// and clean out the collection.
$m = new Mongo;
$c = $m->selectCollection( 'demo', 'test' );

// Construct two documents
// 1. A stdClass object
$docObj = new stdClass;
$docObj->foo = 'bar';

// 2. An array
$docArr = [ 'foo' => 'baz' ];

// Insert documents into the collection:
$c->insert( $docObj );
$c->insert( $docArr );

// Query and show results
$r = $c->find();

foreach ( $r as $record )
        print_r( $record );

The result of this script is (after formatting):

        [_id] => MongoId Object ( [$id] => 565888e844670acd368b4567 )
        [foo] => bar
        [_id] => MongoId Object ( [$id] => 565888e844670acd368b4568 )
        [foo] => baz

As you see, both come back as arrays, as arrays are easier to work with than objects of stdClass.

At the start of February 2012, I took over the role as maintainer of the PHP driver. Connection pools were new in the 1.2 series, and ended up causing lots of issues. Because PHP is single threaded (from a request handling point of view), a connection pool makes little sense as PHP can't use multiple connections at the same time anyway. Ultimately, connection pools were ripped out in the 1.3 series to improve reliability (and sanity while debugging). At the same time, I also added lots of logging!

With 1.3 out the door, Hannes started helping out, and because we were now two, we settled on a new Git workflow. Jeremy joined our little team around at the same time, and started contributing to the driver in earnest somewhere in 2013.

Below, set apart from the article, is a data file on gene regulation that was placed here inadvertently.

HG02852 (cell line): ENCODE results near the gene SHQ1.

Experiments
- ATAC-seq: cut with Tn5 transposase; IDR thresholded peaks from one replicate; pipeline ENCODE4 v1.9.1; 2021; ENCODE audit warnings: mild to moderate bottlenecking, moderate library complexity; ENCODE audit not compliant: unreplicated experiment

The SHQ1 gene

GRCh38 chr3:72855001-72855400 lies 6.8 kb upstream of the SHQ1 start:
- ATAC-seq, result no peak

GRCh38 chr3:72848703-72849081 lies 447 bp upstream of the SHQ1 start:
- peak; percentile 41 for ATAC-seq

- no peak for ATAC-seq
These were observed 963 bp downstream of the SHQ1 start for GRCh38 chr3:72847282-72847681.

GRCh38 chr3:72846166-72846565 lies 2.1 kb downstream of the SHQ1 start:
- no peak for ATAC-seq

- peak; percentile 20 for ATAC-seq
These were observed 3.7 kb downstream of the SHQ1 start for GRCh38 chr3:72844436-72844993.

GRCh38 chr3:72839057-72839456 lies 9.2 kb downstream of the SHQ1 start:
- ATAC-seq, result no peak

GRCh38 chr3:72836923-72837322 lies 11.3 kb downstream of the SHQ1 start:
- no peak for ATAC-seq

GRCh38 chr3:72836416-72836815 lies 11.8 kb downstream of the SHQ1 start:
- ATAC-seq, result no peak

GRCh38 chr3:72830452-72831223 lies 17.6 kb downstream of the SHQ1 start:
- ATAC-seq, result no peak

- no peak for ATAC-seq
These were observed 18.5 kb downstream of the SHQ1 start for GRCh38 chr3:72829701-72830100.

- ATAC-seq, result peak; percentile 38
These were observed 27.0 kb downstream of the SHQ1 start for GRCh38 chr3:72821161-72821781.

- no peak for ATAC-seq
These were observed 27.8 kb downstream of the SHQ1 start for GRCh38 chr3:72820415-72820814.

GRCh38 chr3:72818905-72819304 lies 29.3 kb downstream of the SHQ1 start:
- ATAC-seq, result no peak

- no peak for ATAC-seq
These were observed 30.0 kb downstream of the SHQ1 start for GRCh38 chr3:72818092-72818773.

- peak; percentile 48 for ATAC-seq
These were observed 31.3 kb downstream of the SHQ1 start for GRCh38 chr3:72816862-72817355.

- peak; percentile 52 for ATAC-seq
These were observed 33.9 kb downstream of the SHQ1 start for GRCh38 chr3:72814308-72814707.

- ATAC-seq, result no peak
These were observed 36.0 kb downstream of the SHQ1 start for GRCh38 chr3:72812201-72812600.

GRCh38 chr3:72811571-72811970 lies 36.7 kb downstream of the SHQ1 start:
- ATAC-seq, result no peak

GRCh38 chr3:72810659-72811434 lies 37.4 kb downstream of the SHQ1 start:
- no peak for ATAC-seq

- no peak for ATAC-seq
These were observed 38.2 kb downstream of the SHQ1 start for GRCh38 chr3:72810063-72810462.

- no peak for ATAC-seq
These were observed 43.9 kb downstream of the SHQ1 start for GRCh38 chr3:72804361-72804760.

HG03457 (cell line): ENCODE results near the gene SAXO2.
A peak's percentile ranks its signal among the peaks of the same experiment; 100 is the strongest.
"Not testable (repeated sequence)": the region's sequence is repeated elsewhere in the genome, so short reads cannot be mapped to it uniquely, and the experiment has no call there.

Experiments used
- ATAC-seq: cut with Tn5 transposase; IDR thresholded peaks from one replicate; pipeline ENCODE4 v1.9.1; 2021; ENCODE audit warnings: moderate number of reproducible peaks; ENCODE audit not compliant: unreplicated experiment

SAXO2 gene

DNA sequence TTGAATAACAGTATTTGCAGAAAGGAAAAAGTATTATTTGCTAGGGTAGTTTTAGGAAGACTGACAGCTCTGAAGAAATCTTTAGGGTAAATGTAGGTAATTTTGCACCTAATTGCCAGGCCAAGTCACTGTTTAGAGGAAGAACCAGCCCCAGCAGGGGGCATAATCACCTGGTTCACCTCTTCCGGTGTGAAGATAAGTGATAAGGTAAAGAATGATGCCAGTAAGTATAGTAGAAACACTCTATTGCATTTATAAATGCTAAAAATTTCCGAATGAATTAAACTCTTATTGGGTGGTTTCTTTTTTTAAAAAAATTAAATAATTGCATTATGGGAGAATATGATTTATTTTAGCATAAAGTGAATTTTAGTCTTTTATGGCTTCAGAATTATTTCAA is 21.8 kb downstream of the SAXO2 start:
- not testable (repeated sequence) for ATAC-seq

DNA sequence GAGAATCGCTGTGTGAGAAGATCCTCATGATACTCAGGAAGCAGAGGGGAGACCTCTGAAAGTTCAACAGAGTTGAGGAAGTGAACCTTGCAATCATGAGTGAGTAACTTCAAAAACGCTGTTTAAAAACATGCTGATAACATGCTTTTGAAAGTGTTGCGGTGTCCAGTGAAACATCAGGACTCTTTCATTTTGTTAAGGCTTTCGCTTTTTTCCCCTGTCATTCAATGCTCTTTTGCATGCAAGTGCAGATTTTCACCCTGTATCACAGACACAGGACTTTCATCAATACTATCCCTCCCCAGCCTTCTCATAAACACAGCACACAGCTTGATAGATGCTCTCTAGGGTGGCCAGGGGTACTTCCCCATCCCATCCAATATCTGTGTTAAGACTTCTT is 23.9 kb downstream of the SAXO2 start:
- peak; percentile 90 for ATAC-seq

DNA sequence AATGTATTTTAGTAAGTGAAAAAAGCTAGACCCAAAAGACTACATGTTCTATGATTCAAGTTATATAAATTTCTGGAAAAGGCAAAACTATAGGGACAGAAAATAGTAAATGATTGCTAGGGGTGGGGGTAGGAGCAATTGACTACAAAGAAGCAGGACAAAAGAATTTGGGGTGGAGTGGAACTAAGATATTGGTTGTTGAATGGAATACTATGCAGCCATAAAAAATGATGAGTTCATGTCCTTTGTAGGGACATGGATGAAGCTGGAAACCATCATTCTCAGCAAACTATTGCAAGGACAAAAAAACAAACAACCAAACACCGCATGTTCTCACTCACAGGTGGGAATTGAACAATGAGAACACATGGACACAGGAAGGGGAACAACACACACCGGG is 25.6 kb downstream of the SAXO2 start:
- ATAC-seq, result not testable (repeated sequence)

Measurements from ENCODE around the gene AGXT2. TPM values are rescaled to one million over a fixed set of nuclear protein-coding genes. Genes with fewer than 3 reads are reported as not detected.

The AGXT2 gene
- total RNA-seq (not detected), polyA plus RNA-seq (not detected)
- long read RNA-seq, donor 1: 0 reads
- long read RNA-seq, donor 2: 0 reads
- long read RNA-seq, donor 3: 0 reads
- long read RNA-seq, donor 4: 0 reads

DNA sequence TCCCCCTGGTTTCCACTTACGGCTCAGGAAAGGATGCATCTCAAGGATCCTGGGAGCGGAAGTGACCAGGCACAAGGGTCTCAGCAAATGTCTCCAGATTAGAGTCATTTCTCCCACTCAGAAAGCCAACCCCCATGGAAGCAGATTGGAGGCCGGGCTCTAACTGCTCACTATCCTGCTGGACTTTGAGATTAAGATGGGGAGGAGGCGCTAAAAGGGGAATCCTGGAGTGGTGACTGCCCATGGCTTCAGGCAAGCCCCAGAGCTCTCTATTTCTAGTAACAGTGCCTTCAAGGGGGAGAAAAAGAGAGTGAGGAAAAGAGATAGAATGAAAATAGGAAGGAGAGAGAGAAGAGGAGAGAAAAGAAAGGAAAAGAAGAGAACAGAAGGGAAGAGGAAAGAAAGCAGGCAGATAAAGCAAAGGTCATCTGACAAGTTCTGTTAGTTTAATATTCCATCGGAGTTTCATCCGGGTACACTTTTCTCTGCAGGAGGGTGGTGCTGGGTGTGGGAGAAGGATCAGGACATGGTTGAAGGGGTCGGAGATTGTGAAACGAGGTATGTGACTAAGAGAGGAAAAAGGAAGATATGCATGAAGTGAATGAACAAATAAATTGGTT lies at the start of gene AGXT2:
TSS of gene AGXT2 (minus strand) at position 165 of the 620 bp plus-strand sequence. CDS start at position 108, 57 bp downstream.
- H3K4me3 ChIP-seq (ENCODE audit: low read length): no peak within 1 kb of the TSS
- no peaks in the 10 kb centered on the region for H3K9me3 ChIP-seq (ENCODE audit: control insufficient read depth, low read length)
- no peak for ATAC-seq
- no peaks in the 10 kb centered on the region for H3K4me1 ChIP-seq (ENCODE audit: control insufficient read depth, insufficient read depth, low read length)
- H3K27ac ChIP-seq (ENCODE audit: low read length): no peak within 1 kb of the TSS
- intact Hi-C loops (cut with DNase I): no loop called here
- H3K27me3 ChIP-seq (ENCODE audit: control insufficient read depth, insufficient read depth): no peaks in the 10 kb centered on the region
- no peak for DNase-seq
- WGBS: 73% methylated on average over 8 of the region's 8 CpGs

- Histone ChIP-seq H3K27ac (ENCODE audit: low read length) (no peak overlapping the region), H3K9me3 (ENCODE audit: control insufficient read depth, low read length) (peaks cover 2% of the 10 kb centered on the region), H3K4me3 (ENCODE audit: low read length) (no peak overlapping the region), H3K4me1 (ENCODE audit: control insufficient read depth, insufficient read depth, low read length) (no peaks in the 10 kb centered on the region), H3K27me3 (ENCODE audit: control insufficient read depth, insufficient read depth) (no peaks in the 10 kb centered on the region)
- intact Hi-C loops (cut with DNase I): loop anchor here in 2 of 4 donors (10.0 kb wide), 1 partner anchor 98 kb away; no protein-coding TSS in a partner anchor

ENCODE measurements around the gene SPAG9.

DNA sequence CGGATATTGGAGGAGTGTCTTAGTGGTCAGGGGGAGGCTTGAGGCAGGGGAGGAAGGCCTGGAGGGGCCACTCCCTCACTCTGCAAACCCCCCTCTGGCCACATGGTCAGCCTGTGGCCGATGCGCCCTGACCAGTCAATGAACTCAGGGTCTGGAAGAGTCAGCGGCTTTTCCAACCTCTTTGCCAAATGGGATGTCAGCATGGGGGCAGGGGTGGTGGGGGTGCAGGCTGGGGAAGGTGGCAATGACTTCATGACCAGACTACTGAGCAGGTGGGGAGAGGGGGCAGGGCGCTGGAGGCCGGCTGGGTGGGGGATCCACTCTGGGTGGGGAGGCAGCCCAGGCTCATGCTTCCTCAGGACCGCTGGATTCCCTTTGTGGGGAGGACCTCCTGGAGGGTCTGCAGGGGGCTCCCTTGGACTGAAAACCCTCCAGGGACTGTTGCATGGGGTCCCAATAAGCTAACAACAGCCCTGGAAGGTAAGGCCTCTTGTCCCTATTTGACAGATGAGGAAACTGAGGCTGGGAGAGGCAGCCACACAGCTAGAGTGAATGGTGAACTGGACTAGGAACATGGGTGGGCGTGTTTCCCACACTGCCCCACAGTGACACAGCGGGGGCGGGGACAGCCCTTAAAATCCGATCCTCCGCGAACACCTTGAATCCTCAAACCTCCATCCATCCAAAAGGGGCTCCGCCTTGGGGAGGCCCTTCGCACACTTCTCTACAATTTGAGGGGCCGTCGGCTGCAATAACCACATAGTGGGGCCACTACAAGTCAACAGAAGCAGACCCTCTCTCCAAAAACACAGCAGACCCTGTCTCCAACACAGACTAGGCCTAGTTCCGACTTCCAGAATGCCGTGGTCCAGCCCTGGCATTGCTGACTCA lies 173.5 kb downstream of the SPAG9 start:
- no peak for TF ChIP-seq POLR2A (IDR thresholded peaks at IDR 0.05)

Over the next few years, Hannes, Jeremy and I worked on the driver, keeping it up to date with new server features. While doing so, we ran into quite a few earlier design issues. A few I have mentioned so far, but also included are:

  • Two inconsistent ways of passing in options to methods. The driver uses both positional arguments and arguments passed in as an array. Sometimes both are allowed for the same method due to backwards compatibility reasons.

  • There are static methods for setting query and cursor objects, which makes it difficult to find out which option value was being used for each query.

  • We had no clear strategy as to when to add command helpers. Command helpers are convenience methods for tasks such as creating users, indexes, and collections — things that could also be done through the generic command execution method.

  • Maintenance of some complex functionality such as GridFS was hard, and was both difficult and cumbersome, as it was all implemented in C code.

  • Because everything was implemented in the PHP extension, we couldn't easily share code in case we wanted to support something like HHVM.

Lastly, because each language driver was implementing its own version of the protocol to talk to MongoDB, we were doing a lot of duplicated work.

With this in mind, we set some goals for a new version of the driver:

  • A bare bones driver just implementing the essential API for accessing all features of MongoDB.

  • No syntactic sugar, or command helpers (they are better suited to a PHP library)

  • It should be fast to write and easy to maintain

  • Support for other PHP engines like HHVM

  • No reinvention of the wheel by implementing the protocol to talk to MongoDB again.

  • The addition of a supporting PHP library, to provide convenience methods, command helpers and in general, a nice user-facing API.

With all these requirement in place, we came up with a new architecture, that I will describe in an upcoming blog post.